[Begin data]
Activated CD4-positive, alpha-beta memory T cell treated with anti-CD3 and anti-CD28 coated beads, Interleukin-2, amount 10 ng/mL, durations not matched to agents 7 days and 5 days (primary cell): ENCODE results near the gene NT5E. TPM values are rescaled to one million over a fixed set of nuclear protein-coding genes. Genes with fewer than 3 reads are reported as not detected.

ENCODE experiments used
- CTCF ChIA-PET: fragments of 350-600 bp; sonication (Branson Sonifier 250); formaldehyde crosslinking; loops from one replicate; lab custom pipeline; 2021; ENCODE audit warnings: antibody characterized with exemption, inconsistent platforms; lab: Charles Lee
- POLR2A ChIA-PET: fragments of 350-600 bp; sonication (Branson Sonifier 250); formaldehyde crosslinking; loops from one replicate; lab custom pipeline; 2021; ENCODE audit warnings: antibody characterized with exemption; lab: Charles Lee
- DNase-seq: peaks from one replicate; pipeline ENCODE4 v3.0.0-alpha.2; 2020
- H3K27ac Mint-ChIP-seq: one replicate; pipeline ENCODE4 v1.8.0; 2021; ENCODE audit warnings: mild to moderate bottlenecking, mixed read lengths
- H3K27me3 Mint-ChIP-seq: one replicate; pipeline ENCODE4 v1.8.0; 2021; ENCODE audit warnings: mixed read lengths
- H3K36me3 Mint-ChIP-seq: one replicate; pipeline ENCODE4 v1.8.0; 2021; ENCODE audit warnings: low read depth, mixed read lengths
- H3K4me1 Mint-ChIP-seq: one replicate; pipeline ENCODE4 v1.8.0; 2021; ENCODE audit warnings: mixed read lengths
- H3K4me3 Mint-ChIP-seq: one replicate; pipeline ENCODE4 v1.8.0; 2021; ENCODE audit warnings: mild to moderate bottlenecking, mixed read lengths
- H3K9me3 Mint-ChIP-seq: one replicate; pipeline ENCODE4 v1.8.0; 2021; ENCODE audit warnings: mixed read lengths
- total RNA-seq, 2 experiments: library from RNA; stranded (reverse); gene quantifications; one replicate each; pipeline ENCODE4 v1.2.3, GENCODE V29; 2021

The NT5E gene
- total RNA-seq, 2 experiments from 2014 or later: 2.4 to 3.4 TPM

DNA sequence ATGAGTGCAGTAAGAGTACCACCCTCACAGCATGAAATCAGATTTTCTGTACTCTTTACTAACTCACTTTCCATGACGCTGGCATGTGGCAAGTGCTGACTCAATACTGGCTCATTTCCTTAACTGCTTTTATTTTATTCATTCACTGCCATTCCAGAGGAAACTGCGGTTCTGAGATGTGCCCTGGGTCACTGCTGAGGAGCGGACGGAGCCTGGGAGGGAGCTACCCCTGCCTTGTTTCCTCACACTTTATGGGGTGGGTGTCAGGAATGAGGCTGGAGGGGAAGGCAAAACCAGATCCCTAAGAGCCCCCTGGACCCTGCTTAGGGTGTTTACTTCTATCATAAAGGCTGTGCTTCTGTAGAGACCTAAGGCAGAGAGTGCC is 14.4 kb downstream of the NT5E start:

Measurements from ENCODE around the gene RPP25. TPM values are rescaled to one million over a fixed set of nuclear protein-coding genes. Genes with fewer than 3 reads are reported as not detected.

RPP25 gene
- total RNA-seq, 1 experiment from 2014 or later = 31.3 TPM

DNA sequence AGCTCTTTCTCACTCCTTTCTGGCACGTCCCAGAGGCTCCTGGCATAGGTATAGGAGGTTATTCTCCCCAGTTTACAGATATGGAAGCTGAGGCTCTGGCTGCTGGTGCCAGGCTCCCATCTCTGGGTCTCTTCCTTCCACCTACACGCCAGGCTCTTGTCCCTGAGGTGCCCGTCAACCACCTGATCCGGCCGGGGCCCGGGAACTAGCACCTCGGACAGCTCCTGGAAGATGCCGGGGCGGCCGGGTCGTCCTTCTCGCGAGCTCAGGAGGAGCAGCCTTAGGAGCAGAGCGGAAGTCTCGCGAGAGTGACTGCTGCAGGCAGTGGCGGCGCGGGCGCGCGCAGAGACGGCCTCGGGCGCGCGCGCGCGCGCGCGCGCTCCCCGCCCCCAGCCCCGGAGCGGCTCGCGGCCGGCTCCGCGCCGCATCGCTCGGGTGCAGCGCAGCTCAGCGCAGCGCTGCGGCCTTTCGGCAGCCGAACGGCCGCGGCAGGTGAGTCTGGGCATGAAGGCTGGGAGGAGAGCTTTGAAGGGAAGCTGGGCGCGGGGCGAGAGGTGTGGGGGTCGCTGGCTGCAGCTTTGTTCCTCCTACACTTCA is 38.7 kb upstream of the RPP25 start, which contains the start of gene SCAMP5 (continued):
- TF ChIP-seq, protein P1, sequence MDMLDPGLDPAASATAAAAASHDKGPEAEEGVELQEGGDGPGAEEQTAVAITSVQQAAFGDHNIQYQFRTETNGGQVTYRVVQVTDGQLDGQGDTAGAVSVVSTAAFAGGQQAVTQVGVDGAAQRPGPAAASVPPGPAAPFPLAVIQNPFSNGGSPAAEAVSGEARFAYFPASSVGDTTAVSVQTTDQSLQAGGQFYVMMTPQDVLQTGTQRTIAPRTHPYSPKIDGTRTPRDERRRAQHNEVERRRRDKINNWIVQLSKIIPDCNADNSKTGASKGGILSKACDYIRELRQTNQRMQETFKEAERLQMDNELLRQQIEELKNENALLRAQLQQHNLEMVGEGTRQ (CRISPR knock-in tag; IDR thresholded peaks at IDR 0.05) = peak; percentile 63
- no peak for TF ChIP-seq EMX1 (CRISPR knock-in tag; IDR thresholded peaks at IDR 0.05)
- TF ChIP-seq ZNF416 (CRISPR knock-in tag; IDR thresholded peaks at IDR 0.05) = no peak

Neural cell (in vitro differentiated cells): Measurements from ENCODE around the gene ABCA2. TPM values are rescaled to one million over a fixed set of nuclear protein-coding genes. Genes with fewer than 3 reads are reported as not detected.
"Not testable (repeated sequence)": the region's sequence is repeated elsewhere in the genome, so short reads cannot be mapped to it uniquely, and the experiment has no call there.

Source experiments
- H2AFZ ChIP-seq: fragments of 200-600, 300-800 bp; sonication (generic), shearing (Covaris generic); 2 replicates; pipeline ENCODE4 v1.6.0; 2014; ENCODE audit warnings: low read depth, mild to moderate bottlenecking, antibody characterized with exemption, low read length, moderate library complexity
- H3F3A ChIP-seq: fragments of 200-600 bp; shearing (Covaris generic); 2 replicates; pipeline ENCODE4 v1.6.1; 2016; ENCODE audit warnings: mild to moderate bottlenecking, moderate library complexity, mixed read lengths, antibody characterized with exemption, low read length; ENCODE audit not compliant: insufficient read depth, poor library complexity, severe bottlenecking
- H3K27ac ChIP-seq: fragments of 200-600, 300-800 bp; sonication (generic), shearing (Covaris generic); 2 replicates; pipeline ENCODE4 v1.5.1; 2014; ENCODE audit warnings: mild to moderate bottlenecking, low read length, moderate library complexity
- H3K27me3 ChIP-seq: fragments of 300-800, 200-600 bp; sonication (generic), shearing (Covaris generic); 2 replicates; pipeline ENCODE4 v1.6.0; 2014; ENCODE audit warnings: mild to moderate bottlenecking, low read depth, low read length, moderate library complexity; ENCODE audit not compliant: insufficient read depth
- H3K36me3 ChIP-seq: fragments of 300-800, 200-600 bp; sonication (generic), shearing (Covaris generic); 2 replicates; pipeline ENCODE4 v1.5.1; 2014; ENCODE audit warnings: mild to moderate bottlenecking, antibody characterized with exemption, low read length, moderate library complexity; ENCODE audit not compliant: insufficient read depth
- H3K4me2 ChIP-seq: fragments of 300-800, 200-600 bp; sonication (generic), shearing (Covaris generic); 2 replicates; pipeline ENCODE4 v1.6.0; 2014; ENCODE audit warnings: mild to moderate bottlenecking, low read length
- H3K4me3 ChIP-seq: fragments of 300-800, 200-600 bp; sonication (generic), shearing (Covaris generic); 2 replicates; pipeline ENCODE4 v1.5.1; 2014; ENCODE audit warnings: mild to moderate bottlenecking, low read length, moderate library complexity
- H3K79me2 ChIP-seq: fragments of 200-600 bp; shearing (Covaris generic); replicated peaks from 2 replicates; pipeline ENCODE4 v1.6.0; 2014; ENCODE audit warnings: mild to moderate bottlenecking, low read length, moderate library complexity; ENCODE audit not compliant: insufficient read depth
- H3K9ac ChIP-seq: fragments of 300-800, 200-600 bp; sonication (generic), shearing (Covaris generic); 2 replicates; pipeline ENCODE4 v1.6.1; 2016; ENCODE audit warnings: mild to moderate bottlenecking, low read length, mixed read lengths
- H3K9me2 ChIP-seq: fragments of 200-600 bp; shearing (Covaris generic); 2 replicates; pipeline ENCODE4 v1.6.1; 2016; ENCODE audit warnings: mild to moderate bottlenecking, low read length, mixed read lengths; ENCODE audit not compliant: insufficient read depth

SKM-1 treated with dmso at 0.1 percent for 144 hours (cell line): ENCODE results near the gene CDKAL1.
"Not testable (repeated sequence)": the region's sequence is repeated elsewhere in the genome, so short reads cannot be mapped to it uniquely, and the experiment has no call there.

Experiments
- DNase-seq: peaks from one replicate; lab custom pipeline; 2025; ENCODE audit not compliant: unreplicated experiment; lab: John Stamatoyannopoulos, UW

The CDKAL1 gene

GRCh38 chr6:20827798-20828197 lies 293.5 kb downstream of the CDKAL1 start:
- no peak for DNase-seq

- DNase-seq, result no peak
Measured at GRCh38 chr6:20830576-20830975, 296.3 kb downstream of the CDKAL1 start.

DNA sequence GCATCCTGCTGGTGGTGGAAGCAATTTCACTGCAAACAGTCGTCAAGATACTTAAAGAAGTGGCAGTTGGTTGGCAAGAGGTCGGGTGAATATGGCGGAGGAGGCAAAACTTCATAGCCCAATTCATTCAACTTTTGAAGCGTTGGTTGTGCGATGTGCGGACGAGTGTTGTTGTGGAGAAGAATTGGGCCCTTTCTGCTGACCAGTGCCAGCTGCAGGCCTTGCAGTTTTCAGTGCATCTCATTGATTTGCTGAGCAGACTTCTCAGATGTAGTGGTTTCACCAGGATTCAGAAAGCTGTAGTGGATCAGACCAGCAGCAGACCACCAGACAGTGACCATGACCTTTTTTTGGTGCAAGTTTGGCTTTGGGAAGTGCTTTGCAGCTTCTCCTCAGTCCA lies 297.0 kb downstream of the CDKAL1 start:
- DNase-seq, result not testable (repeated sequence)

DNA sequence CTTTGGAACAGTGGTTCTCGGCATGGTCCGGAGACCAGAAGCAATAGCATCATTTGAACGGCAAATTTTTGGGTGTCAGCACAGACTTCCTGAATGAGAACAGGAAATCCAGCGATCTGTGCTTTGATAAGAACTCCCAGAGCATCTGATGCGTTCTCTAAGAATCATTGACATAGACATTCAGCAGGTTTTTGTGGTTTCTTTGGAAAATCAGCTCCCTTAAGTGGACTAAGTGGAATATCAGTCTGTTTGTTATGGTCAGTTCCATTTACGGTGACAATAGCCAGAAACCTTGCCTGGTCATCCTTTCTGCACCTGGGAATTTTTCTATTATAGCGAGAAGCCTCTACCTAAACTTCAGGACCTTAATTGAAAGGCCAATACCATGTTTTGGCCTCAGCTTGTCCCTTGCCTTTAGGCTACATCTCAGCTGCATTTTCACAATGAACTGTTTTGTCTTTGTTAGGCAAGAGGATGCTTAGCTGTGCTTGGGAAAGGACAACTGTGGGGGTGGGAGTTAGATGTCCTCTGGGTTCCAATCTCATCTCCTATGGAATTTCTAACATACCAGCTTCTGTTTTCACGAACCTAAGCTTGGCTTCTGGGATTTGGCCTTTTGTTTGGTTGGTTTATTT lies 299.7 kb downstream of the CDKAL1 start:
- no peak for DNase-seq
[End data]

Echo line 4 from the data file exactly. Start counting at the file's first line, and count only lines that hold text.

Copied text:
- POLR2A ChIA-PET: fragments of 350-600 bp; sonication (Branson Sonifier 250); formaldehyde crosslinking; loops from one replicate; lab custom pipeline; 2021; ENCODE audit warnings: antibody characterized with exemption; lab: Charles Lee